H Dewey’s Pizza A hip neighborhood pizza chain with craft beers, seasonal salads, specialty toppings and a window where kids (and adults) can watch the pizzas being hand-tossed. $9-$22. Multiple locations including 3014 Madison Road, Oakley, 513-731-7755; 7767 Kenwood Road, Kenwood, 513791-1616; Newport on the Levee, Newport, Ky., 859-431-9700, deweyspizza.com.

Fireside Pizza Since opening a brick-and-mortar version of their popular woodfired pizza cart last year, Fireside Pizza has been able to attract a crowd to the up-and-coming East Walnut Hills neighborhood. With the family-friendly vibe, old school Ms. Pac-Man game and the fact that it’s located inside an actual historic firehouse, Fireside’s appeal transcends its nicely singed wood-fired pizzas. $4-$20. 773 E. McMillan

Voted Best Italian Restaurant in Greater Cincinnati 9 of the past 12 years

Serving authentic Italian cuisine from rich, Old World recipes in the heart of Newport, Ky. Live music every weekend. Check pompilios.com for schedule.

www.pompilios.com | 600 Washington Ave, Newport, KY | (859) 581-3065 70 

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St., Walnut Hills, 513-751-FIRE, firesidepizzawalnuthills.com.

Forno Osteria + Bar One of the city’s First Families of Food — the Pietosos of Nicola’s and Via Vite — have brought upscale-casual Italian cooking to the East Side with Forno, serving what they describe as “Italian comfort food.” The restaurant is one large dining room with an open kitchen showcasing the brick ovens and a large bar. In addition to a selection of red- and white-sauced pizzas, the menu lists six pasta plates and five meat- and fish-based entrées. $11-$30. 3514 Erie Ave., Hyde Park, 513-818-8720, fornoosteriabar.com.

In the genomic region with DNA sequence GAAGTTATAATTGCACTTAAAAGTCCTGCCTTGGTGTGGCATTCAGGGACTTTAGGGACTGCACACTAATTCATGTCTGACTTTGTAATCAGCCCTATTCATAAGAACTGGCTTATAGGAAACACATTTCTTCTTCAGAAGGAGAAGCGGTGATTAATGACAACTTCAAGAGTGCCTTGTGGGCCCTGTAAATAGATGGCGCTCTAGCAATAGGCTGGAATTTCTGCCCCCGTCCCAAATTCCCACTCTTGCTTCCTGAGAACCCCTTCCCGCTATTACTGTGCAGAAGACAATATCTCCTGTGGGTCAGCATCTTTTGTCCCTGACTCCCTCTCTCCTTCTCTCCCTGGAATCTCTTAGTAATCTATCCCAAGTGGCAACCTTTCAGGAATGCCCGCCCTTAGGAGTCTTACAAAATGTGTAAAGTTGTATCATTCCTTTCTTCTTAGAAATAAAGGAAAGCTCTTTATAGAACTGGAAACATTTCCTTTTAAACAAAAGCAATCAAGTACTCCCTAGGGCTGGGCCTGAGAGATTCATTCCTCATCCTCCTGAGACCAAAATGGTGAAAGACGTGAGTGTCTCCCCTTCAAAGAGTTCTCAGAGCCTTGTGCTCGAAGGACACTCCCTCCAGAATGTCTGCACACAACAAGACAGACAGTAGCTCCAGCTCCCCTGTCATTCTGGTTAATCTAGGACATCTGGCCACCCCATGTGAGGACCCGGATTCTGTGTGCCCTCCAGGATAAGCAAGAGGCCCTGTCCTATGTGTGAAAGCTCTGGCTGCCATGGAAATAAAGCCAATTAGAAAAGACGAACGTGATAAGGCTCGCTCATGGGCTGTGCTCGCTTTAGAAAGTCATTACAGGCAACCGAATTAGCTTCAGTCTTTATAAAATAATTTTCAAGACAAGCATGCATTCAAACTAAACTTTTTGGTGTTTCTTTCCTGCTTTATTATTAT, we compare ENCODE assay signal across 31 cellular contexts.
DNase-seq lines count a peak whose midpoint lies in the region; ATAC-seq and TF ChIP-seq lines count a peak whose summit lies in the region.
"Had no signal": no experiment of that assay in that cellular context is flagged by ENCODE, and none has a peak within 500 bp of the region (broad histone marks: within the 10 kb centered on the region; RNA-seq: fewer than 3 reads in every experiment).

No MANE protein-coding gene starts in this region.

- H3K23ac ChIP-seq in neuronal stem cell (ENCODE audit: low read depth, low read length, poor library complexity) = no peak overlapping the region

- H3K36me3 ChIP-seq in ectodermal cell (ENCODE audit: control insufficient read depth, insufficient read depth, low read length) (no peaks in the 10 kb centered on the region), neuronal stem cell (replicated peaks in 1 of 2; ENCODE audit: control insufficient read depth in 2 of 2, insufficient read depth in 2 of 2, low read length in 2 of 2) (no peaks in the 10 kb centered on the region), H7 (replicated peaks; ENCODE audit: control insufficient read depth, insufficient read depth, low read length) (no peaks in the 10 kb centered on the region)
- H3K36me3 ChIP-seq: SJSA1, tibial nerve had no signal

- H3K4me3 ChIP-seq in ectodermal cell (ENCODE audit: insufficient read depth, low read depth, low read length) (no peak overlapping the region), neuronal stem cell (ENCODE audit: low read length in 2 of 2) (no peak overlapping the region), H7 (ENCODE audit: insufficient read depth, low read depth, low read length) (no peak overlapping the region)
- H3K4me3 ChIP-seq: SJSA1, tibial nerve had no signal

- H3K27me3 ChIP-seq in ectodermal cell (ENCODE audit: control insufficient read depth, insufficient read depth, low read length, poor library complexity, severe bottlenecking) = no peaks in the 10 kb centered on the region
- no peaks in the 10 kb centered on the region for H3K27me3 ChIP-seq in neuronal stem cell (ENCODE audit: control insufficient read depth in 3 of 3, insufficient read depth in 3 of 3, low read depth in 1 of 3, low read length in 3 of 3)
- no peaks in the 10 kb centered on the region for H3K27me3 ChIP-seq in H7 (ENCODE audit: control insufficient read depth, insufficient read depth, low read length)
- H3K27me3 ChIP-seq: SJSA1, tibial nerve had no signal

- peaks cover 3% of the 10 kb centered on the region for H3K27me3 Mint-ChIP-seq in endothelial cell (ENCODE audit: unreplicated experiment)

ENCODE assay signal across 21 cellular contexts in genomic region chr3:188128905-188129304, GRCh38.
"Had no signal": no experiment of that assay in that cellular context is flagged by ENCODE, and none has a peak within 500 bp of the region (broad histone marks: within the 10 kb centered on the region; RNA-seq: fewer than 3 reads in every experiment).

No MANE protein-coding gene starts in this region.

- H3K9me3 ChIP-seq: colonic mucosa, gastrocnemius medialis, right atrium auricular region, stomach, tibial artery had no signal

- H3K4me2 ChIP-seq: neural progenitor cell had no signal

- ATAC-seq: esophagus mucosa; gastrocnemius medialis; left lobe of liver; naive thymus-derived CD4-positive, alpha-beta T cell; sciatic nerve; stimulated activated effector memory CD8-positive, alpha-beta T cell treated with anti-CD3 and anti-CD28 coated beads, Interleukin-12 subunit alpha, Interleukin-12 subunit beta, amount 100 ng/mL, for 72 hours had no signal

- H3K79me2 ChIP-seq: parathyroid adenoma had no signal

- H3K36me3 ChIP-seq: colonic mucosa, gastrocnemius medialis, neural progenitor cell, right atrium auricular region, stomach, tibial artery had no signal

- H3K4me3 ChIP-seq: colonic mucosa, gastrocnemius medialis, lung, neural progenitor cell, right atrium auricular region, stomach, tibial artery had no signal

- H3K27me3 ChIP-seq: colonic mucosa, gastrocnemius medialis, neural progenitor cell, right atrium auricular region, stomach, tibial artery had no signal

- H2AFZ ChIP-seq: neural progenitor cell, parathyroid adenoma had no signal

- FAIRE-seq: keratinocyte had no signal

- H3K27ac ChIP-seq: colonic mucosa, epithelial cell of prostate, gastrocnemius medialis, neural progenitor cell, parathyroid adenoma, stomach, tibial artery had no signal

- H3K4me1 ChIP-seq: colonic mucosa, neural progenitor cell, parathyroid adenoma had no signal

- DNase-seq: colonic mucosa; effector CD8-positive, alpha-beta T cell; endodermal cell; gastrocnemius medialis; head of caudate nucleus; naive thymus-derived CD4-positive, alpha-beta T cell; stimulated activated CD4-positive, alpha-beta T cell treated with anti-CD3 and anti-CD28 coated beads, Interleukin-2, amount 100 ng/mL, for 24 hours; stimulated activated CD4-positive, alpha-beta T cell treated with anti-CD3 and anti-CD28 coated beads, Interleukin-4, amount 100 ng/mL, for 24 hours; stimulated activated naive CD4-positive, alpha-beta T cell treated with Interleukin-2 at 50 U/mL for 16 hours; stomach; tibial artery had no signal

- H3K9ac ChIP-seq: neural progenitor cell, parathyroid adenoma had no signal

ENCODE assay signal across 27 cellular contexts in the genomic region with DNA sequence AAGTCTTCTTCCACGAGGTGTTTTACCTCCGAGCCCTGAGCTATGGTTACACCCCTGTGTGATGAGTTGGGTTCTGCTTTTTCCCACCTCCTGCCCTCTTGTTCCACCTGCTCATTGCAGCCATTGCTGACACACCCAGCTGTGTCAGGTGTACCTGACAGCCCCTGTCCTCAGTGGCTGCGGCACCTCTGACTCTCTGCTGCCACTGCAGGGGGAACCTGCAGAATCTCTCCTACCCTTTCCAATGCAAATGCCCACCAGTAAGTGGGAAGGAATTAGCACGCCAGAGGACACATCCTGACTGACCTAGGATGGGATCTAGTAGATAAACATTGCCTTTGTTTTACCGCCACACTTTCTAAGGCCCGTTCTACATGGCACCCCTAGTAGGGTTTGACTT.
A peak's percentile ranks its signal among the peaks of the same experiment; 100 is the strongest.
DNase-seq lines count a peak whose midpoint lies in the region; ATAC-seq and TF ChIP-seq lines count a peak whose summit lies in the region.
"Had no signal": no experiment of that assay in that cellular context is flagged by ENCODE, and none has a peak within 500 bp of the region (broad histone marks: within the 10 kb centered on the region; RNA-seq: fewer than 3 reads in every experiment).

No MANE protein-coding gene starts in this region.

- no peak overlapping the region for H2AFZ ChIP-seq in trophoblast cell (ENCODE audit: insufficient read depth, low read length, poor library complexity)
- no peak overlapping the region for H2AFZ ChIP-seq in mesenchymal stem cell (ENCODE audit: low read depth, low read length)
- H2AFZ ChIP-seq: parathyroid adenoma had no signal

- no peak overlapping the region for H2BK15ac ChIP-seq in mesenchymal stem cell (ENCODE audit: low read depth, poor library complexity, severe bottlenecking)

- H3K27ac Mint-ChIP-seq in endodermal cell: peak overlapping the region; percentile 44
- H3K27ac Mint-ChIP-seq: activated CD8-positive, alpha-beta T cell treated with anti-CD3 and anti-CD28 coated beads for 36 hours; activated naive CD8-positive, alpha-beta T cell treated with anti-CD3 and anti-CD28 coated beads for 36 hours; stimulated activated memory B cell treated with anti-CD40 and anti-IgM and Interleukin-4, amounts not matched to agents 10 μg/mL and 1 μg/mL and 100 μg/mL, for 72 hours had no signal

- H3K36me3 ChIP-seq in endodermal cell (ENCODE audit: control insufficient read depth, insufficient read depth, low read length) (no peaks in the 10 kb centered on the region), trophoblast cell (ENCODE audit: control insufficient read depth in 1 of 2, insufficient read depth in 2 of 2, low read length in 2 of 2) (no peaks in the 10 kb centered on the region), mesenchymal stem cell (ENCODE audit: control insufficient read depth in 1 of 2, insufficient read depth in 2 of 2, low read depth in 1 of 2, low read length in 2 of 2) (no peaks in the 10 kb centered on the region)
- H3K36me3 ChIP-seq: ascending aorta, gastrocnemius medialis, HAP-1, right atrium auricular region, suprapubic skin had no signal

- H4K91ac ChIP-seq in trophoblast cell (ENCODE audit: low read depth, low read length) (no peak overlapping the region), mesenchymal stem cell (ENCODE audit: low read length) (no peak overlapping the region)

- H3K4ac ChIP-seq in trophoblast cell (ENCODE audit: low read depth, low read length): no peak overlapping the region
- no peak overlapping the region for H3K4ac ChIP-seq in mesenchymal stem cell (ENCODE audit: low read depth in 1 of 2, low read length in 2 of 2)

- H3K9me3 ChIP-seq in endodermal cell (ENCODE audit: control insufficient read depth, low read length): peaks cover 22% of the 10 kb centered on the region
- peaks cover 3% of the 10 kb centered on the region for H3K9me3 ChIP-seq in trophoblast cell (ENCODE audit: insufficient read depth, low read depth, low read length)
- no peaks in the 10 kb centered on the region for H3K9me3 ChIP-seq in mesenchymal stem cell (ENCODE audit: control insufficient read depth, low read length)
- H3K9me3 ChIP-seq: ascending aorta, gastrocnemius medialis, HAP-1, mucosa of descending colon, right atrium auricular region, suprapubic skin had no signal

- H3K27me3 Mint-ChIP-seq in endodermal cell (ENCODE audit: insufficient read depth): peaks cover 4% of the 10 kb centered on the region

H Goodfellas Pizzeria The place to be when you stumble out of the bar at 2 a.m. (or for lunch), Goodfellas makes their dough fresh every morning and their sauce in-house. They also offer subs, calzones and a multitude of delectable dipping sauces. A bourbon bar is upstairs. $5.95-$32. 1211 Main St., Overthe-Rhine, 513-381-3625; 603

Main St., Covington, Ky., 859-9165209, goodfellaspizzeria.com.

LaRosa’s A chain of local pizzerias that’s been dishing up pies for 60 years, as well as pasta, salads, sandwiches and more. The sauce and crust are both a tiny bit sweet. $5-$25. Multiple locations, 513347-1111, larosas.com.

Mac’s Pizza Pub It’s kind of a collegiate Chuck E. Cheese. There are games, live music, sports and food — good food with vegan options. Mac’s pizza has won numerous awards, and the rest of its menu ain’t too shabby, either. $3.50-$20. 205 W. McMillan St., Clifton Heights, 513-241-MACS; 6309 Wooster Pike, Mariemont, 513-271-MACS; 2920 W. US-22, Maineville, 513-677-MACS; 604 Main St., Covington, Ky., 859-431-MACS, macspizzapub.com.

Mellow Mushroom Choices are endless at this groovy pizza joint. Choose from an extensive list of specialty pizzas including the Holy Shiitake

Pie or opt to craft your own creation. $5-$25. Multiple locations including 9238 Floer Drive, West Chester, 513-860-0888; 3804 Paxton Ave., Hyde Park, 513-3212555, mellowmushroom.com.